By connecting people with their landscape, we are also connecting with each other. Across the region, we find common ground with private landowners and land management agencies. Our science supports sustainable land management decisions and techniques that make a tangible difference. With these combined strategies, we are successfully addressing climate change, challenging habitat fragmentation and destruction of the borderlands connecting people to place across political borders.
Joining forces with the common goal of conservation, our work accomplishes a less visible goal: to bring people together, to share ideas, exchange thoughts and put hands to work, shoulder-to-shoulder in a fun way, breaking the barriers of language, politics and misperceptions. In the process, we are connecting people with each other for better land stewardship. Through educational talks, outreach, field trips and workshops, we reach and engage thousands of new people each year in southeast Arizona and northern Sonora, from universities to landowners to agency personnel.
Without a doubt, the involvement and active participation of local communities is invaluable to achieving our mission. Sky Island Alliance staff continually promote appreciation of the great diversity of plants and animals in the Sky Islands, and share enthusiasm for conservation in the region. We employ ingenuity and creative collaboration to overcome the challenging circumstances in the conservation of trans-boundary ecosystems.
The best advocates and spokespeople for regional conservation are the people who live, work and call the region home. They know the importance of resource management and protection, influence local communities, governments and groups, and become the models for implementation of successful strategies. By finding common ground with our partners, we assure the continuity of projects and buy-in from landowners. For this reason SIA strongly considers landowners’ interests and needs in order to secure the long-term success of our strategies and projects. The success of our partners is our success too.
In Mexico, we have made significant progress in conservation thanks to collaboration with a number of private landowners, schools, universities and conservation groups. Since 2007, we have signed many conservation agreements to work collaboratively on conservation, restoration and research in private lands, and federally-managed wildlife refuges and reserves. For instance, in one year, more than 100 students and staff of the Instituto Tecnologico Superior de Cananea participated in restoration projects in Sierra La Esmeralda, Sierra Azul, Sierra Mariquita, the Santa Cruz River and San Pedro River in Sonora, and Aravaipa Canyon in Arizona. They also host and organize educational events and presentations that promote caring for the environment at the local level, sharing results from scientific expeditions, and engaging residents in ongoing projects and field trips.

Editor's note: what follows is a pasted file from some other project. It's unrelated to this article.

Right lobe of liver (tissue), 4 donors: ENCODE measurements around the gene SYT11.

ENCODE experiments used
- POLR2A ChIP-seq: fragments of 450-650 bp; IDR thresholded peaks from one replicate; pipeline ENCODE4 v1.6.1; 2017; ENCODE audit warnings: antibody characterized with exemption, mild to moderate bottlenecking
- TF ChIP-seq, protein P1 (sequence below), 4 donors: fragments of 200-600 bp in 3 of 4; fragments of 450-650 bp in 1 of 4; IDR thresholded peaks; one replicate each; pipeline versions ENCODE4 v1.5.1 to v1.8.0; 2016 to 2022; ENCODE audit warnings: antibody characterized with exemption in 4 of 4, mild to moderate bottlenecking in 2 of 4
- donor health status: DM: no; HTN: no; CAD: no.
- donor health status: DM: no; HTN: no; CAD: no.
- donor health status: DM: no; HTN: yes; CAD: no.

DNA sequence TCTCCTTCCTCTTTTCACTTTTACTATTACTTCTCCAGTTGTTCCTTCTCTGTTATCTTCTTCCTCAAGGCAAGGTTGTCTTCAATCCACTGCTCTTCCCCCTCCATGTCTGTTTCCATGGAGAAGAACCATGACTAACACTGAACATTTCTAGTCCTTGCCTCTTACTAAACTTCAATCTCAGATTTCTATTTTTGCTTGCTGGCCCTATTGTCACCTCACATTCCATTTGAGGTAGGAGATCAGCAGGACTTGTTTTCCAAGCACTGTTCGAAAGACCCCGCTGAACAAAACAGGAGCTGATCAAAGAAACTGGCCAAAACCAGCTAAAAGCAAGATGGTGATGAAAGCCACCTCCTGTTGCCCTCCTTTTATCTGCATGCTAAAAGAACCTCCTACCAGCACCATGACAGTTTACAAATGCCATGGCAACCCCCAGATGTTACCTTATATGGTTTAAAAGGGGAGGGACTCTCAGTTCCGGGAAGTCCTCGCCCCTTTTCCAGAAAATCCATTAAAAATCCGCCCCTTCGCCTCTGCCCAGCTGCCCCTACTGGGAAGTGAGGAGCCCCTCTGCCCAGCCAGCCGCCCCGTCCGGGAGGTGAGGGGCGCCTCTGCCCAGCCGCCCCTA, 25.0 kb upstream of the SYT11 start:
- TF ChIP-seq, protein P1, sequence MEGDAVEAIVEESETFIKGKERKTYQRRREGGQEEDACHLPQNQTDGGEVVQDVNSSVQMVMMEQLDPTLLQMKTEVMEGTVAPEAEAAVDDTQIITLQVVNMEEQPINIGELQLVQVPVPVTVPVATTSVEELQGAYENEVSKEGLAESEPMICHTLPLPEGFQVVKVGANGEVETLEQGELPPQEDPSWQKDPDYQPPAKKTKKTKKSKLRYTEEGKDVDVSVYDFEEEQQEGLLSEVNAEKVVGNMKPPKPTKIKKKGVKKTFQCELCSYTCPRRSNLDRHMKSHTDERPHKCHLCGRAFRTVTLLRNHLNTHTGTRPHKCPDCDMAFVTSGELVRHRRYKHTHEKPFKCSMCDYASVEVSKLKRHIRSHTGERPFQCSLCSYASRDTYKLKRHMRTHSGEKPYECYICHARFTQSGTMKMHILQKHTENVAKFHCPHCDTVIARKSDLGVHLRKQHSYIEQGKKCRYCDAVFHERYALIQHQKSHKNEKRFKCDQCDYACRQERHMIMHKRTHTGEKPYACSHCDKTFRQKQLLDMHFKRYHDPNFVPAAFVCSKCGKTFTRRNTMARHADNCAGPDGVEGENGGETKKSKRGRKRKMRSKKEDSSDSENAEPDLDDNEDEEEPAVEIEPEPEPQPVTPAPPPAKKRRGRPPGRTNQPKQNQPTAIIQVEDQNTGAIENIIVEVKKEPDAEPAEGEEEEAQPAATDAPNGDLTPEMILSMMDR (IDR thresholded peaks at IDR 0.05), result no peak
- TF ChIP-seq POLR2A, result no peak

Sky Island Alliance lends its success to nearly 400 volunteers, from diverse backgrounds, who contribute their time and skill each year in the field or the office. The majority of volunteer opportunities we provide do not require extensive training or commitment, and volunteers can join us for half a day or a weekend, planting trees, building rock water catchments, meeting new people and learning as they go. For scientific research, however, we offer training and guidance to ensure the best data collection practices and experience for our citizen science volunteers. Volunteers who take part in citizen science make a larger commitment to acquiring the research skills needed and to contributing time on a regular basis. They benefit from knowing that they have made new discoveries and expanded scientific knowledge and conservation in a place they love and enjoy. In addition to becoming experts in a new skill, they become more knowledgeable and concerned about conservation in their own communities and understand more intimately how our actions affect the landscape. They join a community of individuals who feel similarly. Upcoming citizen science training opportunities are posted on our event calendar.
Wildlife Tracking Workshops
We host Wildlife Tracking Workshops twice a year in spectacular settings throughout the Sky Islands. This 40-hour training (usually over the course of a four or five-day overnight trip) provides hands-on field instruction and theory in a variety of skills and techniques needed for our wildlife monitoring. Our Wildlife Tracking Workshop is required training to volunteer in our wildlife monitoring program, but we offer this opportunity to anyone who is interested. Participants learn:
- The natural history and conservation efforts of regional animal species.
- Wildlife track morphology, structure and terminology.
- Use of global positioning systems (GPS).
- Photo documentation.
- Wildlife camera monitoring techniques.
- Track plaster casting and tracing.
- Animal gaits and movement.
- Safety and data collection protocols.
- Experience with wildlife track and sign identification in the field.
After completing the workshop, participants have the skills to identify wildlife tracks and to document what they discover. We show volunteers how to put these skills to use for both immediate and long-term conservation action. We spend the majority of the training outdoors and accommodations range from tent camping to bunkhouse sleeping. All course materials are included. We invite every participant to adopt a survey route as part of a small team that conducts a tracking survey once every six weeks (nine surveys per year), as part of our wildlife monitoring effort. Most survey routes are located in the U.S. To accommodate volunteers’ busy lives, teams can schedule their survey day within a two-week window.
Check our calendar of events for upcoming workshop dates.